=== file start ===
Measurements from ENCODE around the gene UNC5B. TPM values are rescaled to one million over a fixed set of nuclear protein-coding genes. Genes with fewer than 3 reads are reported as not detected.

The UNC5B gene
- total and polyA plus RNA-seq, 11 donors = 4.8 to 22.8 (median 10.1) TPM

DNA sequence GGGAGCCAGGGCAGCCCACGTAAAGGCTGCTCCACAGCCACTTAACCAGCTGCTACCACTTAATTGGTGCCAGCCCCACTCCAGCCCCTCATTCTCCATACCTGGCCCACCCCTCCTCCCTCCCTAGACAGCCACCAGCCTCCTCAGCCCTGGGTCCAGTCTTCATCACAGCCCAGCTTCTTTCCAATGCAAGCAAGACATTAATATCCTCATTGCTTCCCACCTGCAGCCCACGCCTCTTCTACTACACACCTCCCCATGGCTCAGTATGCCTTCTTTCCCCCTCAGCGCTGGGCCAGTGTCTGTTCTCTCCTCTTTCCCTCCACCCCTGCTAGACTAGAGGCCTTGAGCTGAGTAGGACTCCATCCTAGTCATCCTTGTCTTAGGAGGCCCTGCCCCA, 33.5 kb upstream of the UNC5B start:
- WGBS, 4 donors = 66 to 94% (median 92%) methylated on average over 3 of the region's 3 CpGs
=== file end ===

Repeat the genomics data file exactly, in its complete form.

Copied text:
Measurements from ENCODE around the gene UNC5B. TPM values are rescaled to one million over a fixed set of nuclear protein-coding genes. Genes with fewer than 3 reads are reported as not detected.

The UNC5B gene
- total and polyA plus RNA-seq, 11 donors = 4.8 to 22.8 (median 10.1) TPM

DNA sequence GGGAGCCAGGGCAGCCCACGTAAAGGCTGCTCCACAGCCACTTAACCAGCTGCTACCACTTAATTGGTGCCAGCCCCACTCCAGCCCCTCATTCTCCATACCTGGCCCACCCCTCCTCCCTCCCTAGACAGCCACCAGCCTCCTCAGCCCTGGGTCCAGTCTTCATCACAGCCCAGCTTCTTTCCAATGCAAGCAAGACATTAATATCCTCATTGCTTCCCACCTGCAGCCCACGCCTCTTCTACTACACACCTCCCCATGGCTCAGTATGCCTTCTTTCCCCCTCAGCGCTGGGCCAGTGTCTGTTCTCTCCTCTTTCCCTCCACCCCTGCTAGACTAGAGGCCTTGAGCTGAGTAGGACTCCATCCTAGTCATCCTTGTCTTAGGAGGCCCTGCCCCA, 33.5 kb upstream of the UNC5B start:
- WGBS, 4 donors = 66 to 94% (median 92%) methylated on average over 3 of the region's 3 CpGs